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If You Think Arbitration is Fair, Read This Opinion Excerpt




CLIFFORD J. WATTS, III, Respondent. 

No. 5:11cv48.

United States District Court, W.D. North Carolina, Charlotte Division.

March 9, 2012.

Clifford John Watts, Respondent, represented by Matthew Kyle Rogers.

Wells Fargo Advisors, LLC, Claimant, represented by Charles E. Raynal, IV, Parker Poe Adams & Bernstein, LLP, Matthew Hilton Mall, Parker Poe Adams & Bernstein LLP, Brady James Hermann,, Michaels, Ward & Rabinovitz, LLP, Pro Hac Vice & Deborah Gale Evans,, Michaels, Ward & Rabinovitz, LLP, Pro Hac Vice.



MAX O. COGBURN, Jr., District Judge.


Review and confirmation of the arbitration process by the federal courts has reached the point that when this court observed, in a hearing on the claimant bank's motion to confirm an arbitration award, that the court could refuse to enforce an illegal contract, counsel for the claimant bank immediately challenged the court's statement. Hrg. Tr. 71, docket no. 33. As counsel's open challenge to the court's review authority makes clear, arbitration under the Federal Arbitration Act is a process that, although retaining the appearance of constitutionality by involving the courts in confirming an award, does not even attempt to retain the appearance of fairness.1 In the hearing before this court on the claimant bank's motion to confirm an arbitration award, counsel for the claimant bank noted that the bank handles hundreds of arbitrations a year and that counsel herself handles 30 to 40 a year and that she, by the way, has never lost a single case. Tr. 52 ("I've never lost one and I've never not gotten attorney's fees. I always win these cases.") (emphasis added). Now there's a level playing field.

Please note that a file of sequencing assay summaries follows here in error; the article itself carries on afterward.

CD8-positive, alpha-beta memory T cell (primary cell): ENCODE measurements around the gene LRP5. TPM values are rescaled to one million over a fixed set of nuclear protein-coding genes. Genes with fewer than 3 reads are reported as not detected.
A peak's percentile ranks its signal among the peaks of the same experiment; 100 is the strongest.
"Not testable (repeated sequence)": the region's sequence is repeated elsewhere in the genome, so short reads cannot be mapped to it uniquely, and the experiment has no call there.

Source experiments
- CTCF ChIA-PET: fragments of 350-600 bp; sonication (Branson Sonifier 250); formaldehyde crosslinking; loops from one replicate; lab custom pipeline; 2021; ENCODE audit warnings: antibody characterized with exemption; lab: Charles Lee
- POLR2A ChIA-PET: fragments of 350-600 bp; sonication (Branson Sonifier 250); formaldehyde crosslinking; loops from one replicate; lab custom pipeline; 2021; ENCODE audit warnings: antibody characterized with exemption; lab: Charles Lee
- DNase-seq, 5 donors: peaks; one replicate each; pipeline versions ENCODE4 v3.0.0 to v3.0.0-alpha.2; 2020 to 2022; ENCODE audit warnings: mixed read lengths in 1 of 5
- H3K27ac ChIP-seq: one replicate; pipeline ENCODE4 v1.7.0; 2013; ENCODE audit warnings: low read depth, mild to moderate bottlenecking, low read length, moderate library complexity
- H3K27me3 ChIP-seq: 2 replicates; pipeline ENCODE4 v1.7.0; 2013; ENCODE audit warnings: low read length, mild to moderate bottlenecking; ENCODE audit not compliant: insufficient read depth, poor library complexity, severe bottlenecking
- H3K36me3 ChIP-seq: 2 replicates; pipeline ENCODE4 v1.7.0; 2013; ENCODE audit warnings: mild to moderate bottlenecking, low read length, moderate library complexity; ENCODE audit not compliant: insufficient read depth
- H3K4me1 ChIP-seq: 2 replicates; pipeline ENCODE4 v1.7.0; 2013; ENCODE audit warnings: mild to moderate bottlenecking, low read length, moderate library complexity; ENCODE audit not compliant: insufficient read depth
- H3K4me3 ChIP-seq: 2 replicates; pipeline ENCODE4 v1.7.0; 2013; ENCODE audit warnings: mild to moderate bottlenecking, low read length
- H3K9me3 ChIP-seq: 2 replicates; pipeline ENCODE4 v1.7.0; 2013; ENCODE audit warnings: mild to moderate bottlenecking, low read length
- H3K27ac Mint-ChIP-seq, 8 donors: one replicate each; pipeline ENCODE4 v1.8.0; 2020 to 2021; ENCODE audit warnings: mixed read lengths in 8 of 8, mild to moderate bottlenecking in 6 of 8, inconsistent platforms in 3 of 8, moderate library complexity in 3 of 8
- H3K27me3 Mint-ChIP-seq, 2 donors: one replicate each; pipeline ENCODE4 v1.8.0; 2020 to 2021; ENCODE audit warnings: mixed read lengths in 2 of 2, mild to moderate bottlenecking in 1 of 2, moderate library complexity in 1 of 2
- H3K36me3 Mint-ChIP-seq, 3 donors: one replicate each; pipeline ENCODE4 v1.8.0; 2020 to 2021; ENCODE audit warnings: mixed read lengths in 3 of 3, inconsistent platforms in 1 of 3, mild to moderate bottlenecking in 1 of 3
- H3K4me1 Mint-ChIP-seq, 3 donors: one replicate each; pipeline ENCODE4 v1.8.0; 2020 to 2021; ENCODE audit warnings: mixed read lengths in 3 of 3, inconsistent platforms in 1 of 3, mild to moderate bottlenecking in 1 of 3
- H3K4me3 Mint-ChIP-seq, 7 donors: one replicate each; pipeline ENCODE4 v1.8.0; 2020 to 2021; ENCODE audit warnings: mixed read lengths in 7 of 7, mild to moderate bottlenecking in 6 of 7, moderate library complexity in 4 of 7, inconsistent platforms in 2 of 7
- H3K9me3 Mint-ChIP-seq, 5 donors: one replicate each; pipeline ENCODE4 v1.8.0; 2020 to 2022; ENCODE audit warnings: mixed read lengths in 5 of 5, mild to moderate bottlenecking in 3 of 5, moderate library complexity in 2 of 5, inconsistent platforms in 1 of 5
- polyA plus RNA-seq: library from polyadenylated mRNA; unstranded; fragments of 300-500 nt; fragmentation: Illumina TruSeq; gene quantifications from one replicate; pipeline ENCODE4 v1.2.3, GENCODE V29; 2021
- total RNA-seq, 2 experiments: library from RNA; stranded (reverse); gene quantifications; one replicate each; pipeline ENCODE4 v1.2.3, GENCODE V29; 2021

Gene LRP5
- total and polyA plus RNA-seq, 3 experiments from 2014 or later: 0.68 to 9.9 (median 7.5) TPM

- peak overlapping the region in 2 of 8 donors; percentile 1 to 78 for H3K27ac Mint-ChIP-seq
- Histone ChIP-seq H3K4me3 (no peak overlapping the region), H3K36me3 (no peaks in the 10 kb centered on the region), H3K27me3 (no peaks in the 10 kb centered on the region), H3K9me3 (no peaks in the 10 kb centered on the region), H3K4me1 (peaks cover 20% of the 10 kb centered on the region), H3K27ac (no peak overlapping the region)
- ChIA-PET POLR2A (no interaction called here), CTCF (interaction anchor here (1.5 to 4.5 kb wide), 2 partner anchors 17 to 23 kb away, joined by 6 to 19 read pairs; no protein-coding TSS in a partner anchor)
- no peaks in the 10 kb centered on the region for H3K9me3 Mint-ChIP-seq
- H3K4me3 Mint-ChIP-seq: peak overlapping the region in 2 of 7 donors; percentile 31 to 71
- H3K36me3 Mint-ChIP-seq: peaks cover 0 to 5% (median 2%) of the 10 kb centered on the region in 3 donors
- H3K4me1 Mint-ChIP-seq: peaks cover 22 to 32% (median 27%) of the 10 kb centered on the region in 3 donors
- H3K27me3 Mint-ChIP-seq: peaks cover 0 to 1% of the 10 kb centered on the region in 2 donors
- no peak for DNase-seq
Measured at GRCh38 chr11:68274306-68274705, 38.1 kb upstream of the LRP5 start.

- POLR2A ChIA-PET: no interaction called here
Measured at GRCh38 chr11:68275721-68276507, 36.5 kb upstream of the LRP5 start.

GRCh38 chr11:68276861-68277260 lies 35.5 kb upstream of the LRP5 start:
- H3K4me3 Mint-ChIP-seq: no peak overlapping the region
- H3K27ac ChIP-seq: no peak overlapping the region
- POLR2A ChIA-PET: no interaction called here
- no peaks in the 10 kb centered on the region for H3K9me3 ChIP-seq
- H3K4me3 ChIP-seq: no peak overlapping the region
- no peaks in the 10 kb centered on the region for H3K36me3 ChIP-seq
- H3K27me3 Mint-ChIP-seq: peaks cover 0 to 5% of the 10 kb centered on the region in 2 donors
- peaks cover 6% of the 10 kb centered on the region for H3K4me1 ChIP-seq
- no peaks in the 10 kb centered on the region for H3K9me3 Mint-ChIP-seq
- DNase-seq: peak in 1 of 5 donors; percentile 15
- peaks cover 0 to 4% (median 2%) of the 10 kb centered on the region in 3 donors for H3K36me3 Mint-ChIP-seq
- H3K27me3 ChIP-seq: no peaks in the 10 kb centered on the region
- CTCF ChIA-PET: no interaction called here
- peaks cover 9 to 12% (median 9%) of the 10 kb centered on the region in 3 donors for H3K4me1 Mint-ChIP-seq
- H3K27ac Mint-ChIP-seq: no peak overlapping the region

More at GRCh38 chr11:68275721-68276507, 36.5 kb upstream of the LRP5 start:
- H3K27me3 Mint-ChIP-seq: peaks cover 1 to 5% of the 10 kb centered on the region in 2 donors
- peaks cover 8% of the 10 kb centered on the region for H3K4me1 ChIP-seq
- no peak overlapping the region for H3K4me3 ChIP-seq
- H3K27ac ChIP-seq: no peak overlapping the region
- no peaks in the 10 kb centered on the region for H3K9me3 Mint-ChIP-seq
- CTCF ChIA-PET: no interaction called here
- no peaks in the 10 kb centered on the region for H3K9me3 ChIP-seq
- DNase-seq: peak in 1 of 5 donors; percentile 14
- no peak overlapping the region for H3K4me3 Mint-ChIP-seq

Because of its constant and prolific participation in FAA arbitration, the claimant bank enjoys a clear advantage over the individual employee or customer. That is, the arbitration company or arbiter knows that the bank will participate in hundreds of arbitrations a year, whereas an individual employee or customer may participate in arbitration only once in their lifetime, if ever. The bank will know from experience, then, which arbiters are the most likely to favor the bank; therefore, the bank will naturally choose that arbiter to arbitrate the bank's case. The individual, on the other hand, has very limited knowledge of the arbiter. Couple that with the proposition that the arbiter's mistakes of facts or law are not reviewable by the courts and the result is a process in which, as in this case, counsel for the bank can remain undefeated 30 or 40 times a year. Tr. 52.


Counsel's argument that the parties voluntarily agreed to arbitration and that the process saves money is also disingenuous. Since financial institutions and large employers have virtually all of the available lending capital and a large number of the jobs, individuals have no recourse but to agree to an arbitration clause. Further, since the individuals seldom win and are forced to reimburse costs and attorney fees, the only ones saving money are large institutions like the claimant.


Had the contract in this case been an illegal one, this court would have refused to confirm the award. However, as the contract is not illegal, the court has reviewed the award under current applicable law and finds that the bank is entitled to have its award confirmed. The court will not, however, confirm the award of attorney's fees for the reasons stated below.


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